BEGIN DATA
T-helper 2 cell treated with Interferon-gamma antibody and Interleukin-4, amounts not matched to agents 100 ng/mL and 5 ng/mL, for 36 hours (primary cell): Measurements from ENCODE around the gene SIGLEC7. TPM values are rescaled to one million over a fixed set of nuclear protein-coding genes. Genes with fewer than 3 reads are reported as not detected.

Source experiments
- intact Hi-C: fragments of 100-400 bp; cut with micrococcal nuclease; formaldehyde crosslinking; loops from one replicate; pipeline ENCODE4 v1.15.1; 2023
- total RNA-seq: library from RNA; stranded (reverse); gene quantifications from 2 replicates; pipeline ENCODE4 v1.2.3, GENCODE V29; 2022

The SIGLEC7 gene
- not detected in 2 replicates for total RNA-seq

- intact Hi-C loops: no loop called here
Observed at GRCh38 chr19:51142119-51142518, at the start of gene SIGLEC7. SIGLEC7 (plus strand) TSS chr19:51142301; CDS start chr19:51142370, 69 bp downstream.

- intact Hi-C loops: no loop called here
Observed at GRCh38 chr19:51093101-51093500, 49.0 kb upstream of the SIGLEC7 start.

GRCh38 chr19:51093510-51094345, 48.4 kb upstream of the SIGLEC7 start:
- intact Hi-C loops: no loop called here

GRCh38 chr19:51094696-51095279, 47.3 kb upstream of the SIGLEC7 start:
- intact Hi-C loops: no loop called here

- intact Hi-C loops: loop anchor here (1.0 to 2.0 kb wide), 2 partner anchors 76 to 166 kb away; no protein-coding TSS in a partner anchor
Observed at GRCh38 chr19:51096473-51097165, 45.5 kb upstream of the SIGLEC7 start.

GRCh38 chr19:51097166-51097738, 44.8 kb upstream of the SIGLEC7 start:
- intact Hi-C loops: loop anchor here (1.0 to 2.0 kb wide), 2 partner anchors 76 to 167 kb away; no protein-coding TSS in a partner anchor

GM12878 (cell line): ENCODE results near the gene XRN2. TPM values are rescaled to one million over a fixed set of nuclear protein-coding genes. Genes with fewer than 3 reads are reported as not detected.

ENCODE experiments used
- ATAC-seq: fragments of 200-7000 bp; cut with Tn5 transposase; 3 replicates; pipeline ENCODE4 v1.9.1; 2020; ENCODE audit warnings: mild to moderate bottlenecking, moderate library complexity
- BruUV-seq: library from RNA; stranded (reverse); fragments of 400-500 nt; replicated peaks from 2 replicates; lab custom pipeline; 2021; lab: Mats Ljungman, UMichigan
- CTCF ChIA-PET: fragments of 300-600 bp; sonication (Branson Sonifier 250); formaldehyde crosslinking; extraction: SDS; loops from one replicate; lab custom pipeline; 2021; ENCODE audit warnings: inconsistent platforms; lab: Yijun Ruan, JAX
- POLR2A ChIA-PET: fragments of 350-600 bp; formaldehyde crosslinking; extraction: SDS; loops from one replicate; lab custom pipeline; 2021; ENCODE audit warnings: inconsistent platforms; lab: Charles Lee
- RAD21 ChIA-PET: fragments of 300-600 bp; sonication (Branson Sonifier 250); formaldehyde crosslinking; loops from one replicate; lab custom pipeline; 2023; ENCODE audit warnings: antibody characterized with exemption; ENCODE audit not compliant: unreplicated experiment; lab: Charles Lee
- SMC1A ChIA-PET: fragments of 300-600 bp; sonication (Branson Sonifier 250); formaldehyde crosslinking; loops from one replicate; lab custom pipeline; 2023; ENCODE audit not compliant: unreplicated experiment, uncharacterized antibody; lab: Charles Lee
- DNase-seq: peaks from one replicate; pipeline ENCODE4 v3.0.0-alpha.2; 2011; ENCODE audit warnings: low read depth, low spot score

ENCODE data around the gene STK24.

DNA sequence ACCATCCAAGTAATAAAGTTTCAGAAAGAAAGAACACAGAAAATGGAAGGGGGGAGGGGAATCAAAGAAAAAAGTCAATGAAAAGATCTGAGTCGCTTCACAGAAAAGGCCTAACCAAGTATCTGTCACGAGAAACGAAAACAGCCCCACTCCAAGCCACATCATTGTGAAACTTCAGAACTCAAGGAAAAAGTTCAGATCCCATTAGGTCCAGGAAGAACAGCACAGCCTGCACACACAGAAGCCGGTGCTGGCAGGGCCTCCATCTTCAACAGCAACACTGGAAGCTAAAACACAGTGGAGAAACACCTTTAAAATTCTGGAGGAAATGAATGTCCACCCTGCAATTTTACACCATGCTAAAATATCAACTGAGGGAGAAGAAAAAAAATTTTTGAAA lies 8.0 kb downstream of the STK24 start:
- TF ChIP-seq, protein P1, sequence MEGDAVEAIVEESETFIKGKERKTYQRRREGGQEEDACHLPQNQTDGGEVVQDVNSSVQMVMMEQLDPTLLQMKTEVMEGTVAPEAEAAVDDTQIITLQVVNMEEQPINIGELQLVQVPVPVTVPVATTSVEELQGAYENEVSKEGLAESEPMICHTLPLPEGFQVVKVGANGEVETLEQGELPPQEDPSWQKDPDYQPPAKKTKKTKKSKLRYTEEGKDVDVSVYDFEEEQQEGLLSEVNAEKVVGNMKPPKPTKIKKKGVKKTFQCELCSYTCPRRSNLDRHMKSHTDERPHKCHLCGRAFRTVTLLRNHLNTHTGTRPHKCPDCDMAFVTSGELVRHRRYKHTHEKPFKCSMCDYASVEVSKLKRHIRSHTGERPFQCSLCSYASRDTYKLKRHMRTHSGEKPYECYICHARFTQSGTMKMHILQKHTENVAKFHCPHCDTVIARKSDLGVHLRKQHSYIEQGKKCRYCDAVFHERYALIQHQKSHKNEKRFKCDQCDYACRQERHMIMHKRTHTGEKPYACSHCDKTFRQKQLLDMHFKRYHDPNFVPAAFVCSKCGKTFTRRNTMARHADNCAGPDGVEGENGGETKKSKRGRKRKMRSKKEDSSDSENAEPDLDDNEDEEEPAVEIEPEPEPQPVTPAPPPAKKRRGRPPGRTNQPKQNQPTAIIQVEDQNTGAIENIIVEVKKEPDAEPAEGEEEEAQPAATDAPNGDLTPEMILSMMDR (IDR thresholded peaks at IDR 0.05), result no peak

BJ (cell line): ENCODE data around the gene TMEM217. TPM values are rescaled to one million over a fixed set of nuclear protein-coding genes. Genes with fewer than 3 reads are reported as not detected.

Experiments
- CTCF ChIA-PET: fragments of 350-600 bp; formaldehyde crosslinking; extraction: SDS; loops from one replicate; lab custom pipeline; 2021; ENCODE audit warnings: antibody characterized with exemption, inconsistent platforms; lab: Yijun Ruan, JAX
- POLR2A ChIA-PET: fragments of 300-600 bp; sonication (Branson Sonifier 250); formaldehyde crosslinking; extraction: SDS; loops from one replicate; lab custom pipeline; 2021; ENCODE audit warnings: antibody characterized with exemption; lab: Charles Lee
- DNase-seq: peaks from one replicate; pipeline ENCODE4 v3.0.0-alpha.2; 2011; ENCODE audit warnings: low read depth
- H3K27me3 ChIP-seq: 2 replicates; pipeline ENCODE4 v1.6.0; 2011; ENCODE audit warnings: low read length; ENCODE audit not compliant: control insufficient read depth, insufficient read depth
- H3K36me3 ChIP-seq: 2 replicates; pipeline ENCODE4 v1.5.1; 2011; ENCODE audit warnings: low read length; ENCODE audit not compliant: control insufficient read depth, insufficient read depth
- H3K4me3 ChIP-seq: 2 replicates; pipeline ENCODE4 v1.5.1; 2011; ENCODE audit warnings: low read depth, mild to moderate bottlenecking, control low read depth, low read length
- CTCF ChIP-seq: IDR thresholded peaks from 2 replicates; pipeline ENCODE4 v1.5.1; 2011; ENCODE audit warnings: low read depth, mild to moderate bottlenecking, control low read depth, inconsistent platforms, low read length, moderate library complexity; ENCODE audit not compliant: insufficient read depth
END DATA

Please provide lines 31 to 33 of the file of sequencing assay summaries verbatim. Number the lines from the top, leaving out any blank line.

BJ (cell line): ENCODE data around the gene TMEM217. TPM values are rescaled to one million over a fixed set of nuclear protein-coding genes. Genes with fewer than 3 reads are reported as not detected.

Experiments
- CTCF ChIA-PET: fragments of 350-600 bp; formaldehyde crosslinking; extraction: SDS; loops from one replicate; lab custom pipeline; 2021; ENCODE audit warnings: antibody characterized with exemption, inconsistent platforms; lab: Yijun Ruan, JAX